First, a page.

I have been reading Pope Benedict’s latest encyclical, Spe Salvi, which I am surprisingly enjoying (I wasn’t sure if it would be too philosophical and intellectual for me – I have never read anything of his before). It is actually very reader friendly and insightful.
At one point he is discussing the transformation of Christian faith-hope in the modern age (16-23) and a new era that has emerged through the discovery of America and the new technical achievements that made it possible. He calls it “faith in progress” as encouraged by the 16/17th century English philosopher Francis Bacon:
“through the interplay of science and praxis, totally new discoveries will follow, a totally new world will emerge, the kingdom of man…As the ideology of progress developed further, joy at visible advances in human potential remained a continuing confirmation of faith in progress as such.” (17)
This got me thinking about those who advocate for the progress of unrestricted scientific research, morality and ethics be damned, such as Don Rubin of the Missouri Coalition for Life Saving Cures who once opined in the Springfield NewsLeader that, “[t]hose who threaten to repeal Missourians’ access to stem cell research should step back and allow scientists to conduct the work necessary to achieve the goals that I hope we all share.”
But is it really progress to go forward with some scientific research when certain ethical concerns arise (such as the destruction of human embryos) that compromise its inherent “goodness” for the future of mankind?
“If technical progress is not matched by corresponding progress in man’s ethical formation, in man’s inner growth (cf. Eph 3:16; 2 Cor 4:16), then it is not progress at all, but a threat for man and for the world.” (Spe Salvi, 22)
We must progress spiritually and morally as well as technically and scientifically. This means establishing some clear moral and ethical boundaries and rejecting any technical “advancements” which cross those lines. The intentional creation and destruction of human life, through cloning and ESC research violates the inherent dignity of all human life (at any stage). To go forward with such research then is not real progress but a serious threat for man and the world. The same can be said for euthanasia, abortion and a host of other technical or societal “advancements” in our world today. Yet our modern notion of freedom is a release from the shackles of any semblance of faith or morality – at least to the extent that it might challenge our ability to do whatever we want.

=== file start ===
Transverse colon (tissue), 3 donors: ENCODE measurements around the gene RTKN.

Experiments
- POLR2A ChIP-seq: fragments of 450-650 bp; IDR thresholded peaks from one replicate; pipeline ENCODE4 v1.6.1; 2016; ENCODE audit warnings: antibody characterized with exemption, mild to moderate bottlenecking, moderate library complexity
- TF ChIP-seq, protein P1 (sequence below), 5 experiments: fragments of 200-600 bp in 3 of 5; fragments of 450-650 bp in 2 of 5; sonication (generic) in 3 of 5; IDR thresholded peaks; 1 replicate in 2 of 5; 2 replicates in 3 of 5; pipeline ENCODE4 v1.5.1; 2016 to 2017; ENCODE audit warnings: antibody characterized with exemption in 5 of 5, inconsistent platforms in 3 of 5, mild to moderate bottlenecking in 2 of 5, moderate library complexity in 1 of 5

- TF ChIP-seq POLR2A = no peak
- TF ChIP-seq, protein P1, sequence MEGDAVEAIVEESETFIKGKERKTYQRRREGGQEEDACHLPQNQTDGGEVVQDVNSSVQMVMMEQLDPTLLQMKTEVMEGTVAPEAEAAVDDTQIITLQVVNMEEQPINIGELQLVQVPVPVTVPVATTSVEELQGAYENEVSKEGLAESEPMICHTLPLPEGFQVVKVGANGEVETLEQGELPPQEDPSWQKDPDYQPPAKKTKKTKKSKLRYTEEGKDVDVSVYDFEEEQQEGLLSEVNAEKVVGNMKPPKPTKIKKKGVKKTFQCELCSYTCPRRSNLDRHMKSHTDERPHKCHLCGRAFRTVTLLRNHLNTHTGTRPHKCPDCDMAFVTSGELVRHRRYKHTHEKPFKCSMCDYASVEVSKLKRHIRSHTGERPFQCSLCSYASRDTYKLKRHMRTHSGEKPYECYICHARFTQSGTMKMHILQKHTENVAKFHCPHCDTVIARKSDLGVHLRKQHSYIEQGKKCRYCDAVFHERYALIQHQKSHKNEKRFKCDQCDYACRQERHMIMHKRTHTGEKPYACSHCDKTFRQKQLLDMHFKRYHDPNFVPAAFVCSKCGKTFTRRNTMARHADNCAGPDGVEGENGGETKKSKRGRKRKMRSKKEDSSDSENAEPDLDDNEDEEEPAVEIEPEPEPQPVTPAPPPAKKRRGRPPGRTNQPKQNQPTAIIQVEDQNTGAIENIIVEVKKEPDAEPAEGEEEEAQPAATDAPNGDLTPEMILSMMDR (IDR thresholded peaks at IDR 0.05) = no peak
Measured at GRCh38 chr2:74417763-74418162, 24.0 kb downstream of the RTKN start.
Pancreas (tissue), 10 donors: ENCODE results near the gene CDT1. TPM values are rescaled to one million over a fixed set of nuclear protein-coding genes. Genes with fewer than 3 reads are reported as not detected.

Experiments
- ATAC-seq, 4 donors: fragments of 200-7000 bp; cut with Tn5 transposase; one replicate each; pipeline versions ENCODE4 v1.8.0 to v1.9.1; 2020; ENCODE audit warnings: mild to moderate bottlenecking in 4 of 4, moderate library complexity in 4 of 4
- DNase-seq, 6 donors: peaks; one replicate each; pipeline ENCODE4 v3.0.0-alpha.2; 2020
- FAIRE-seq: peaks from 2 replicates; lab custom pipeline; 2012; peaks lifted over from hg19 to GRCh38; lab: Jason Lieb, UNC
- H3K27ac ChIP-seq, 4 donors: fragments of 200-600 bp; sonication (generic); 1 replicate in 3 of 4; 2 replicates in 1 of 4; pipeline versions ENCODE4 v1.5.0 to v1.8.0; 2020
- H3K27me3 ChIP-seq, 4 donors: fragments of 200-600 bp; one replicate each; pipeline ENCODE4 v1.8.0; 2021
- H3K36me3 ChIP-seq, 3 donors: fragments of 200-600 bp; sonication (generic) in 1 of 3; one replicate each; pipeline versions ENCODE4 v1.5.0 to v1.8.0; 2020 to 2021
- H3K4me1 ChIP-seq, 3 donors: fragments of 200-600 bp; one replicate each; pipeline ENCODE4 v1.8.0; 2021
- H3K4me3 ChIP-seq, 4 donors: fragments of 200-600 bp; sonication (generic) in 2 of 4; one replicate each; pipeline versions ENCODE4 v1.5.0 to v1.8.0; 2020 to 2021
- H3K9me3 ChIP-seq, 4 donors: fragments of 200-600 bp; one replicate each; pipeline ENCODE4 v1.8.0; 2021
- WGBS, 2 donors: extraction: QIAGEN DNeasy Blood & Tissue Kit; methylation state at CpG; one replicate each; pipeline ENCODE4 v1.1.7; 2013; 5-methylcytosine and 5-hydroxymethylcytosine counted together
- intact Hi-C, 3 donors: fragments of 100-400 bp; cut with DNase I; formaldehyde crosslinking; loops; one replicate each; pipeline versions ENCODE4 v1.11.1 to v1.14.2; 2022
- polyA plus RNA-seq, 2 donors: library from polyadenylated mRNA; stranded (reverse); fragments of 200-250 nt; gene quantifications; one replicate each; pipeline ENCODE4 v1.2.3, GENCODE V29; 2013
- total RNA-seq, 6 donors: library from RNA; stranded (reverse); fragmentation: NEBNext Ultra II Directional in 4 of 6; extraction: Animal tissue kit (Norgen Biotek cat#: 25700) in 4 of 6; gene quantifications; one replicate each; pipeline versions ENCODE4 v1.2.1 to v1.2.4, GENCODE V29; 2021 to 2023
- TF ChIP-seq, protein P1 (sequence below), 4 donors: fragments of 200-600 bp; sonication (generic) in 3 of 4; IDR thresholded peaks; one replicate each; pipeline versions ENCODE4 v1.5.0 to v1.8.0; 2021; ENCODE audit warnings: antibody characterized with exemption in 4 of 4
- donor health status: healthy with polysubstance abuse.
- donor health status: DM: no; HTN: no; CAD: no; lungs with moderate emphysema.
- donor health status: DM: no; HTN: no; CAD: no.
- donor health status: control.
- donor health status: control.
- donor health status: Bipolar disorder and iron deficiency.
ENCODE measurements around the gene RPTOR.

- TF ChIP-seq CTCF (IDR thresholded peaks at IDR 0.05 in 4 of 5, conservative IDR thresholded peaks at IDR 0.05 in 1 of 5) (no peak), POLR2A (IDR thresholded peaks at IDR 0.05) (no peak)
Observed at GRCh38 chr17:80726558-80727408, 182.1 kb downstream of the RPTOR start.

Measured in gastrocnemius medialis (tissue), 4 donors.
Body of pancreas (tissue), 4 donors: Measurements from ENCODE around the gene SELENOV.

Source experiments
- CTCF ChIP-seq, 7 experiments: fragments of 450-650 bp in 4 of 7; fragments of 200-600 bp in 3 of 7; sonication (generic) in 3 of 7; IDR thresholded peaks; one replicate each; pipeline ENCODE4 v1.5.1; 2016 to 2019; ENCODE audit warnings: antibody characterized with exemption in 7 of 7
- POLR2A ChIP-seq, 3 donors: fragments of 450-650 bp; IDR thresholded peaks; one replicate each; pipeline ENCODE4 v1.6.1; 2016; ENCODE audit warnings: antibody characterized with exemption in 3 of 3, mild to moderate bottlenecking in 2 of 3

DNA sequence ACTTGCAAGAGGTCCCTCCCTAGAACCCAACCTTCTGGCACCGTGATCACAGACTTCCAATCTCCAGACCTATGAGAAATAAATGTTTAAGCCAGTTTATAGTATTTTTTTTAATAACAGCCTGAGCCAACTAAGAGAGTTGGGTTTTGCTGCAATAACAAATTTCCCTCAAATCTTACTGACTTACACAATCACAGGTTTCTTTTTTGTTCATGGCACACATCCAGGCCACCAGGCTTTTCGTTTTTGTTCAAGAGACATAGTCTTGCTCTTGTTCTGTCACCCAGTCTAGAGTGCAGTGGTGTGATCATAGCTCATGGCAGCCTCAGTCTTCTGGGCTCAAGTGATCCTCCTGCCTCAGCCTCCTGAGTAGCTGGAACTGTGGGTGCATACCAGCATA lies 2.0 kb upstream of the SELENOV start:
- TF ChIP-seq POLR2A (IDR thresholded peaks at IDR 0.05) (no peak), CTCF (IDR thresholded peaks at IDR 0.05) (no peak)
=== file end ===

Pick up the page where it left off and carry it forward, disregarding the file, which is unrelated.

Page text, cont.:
If progress, in order to be progress, needs moral growth on the part of humanity, then the reason behind action and capacity for action is likewise urgently in need of integration through reason’s openness to the saving forces of faith, to the differentiation between good and evil. Only thus does reason become truly human. It becomes human only if it is capable of directing the will along the right path, and it is capable of this only if it looks beyond itself. Otherwise, man’s situation, in view of the imbalance between his material capacity and the lack of judgement in his heart, becomes a threat for him and for creation. Thus where freedom is concerned, we must remember that human freedom always requires a convergence of various freedoms. Yet this convergence cannot succeed unless it is determined by a common intrinsic criterion of measurement, which is the foundation and goal of our freedom…Reason therefore needs faith if it is to be completely itself: reason and faith need one another in order to fulfil their true nature and their mission. (23)